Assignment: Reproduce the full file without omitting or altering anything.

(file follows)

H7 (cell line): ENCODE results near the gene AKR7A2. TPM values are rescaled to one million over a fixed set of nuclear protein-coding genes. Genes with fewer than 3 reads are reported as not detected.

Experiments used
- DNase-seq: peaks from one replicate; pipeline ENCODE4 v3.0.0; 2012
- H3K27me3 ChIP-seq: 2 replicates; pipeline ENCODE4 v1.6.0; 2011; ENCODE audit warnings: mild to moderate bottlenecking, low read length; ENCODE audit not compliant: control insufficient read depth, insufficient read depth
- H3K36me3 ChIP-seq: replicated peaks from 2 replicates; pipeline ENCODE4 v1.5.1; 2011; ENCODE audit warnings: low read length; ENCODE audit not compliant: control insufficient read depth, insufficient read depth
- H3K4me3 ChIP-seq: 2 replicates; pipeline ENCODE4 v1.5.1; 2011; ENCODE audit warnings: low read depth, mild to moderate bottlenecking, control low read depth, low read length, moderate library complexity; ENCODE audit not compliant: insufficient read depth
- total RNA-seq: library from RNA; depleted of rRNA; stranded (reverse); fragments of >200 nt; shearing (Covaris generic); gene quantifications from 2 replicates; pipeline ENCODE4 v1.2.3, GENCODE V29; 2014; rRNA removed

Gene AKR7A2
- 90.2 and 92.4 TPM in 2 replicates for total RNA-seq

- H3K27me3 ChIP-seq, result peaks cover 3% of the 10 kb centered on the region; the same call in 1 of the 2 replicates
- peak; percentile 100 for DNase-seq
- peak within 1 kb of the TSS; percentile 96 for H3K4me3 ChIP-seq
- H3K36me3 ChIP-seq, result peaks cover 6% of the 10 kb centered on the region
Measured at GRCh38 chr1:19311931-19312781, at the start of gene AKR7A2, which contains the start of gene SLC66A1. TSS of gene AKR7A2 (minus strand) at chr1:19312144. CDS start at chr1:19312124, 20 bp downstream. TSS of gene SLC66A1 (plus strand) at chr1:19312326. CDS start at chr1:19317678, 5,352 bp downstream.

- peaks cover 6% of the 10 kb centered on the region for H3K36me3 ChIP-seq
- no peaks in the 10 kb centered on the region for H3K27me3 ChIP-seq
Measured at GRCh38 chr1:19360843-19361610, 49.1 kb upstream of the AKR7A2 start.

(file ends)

H7 (cell line): ENCODE results near the gene AKR7A2. TPM values are rescaled to one million over a fixed set of nuclear protein-coding genes. Genes with fewer than 3 reads are reported as not detected.

Experiments used
- DNase-seq: peaks from one replicate; pipeline ENCODE4 v3.0.0; 2012
- H3K27me3 ChIP-seq: 2 replicates; pipeline ENCODE4 v1.6.0; 2011; ENCODE audit warnings: mild to moderate bottlenecking, low read length; ENCODE audit not compliant: control insufficient read depth, insufficient read depth
- H3K36me3 ChIP-seq: replicated peaks from 2 replicates; pipeline ENCODE4 v1.5.1; 2011; ENCODE audit warnings: low read length; ENCODE audit not compliant: control insufficient read depth, insufficient read depth
- H3K4me3 ChIP-seq: 2 replicates; pipeline ENCODE4 v1.5.1; 2011; ENCODE audit warnings: low read depth, mild to moderate bottlenecking, control low read depth, low read length, moderate library complexity; ENCODE audit not compliant: insufficient read depth
- total RNA-seq: library from RNA; depleted of rRNA; stranded (reverse); fragments of >200 nt; shearing (Covaris generic); gene quantifications from 2 replicates; pipeline ENCODE4 v1.2.3, GENCODE V29; 2014; rRNA removed

Gene AKR7A2
- 90.2 and 92.4 TPM in 2 replicates for total RNA-seq

- H3K27me3 ChIP-seq, result peaks cover 3% of the 10 kb centered on the region; the same call in 1 of the 2 replicates
- peak; percentile 100 for DNase-seq
- peak within 1 kb of the TSS; percentile 96 for H3K4me3 ChIP-seq
- H3K36me3 ChIP-seq, result peaks cover 6% of the 10 kb centered on the region
Measured at GRCh38 chr1:19311931-19312781, at the start of gene AKR7A2, which contains the start of gene SLC66A1. TSS of gene AKR7A2 (minus strand) at chr1:19312144. CDS start at chr1:19312124, 20 bp downstream. TSS of gene SLC66A1 (plus strand) at chr1:19312326. CDS start at chr1:19317678, 5,352 bp downstream.

- peaks cover 6% of the 10 kb centered on the region for H3K36me3 ChIP-seq
- no peaks in the 10 kb centered on the region for H3K27me3 ChIP-seq
Measured at GRCh38 chr1:19360843-19361610, 49.1 kb upstream of the AKR7A2 start.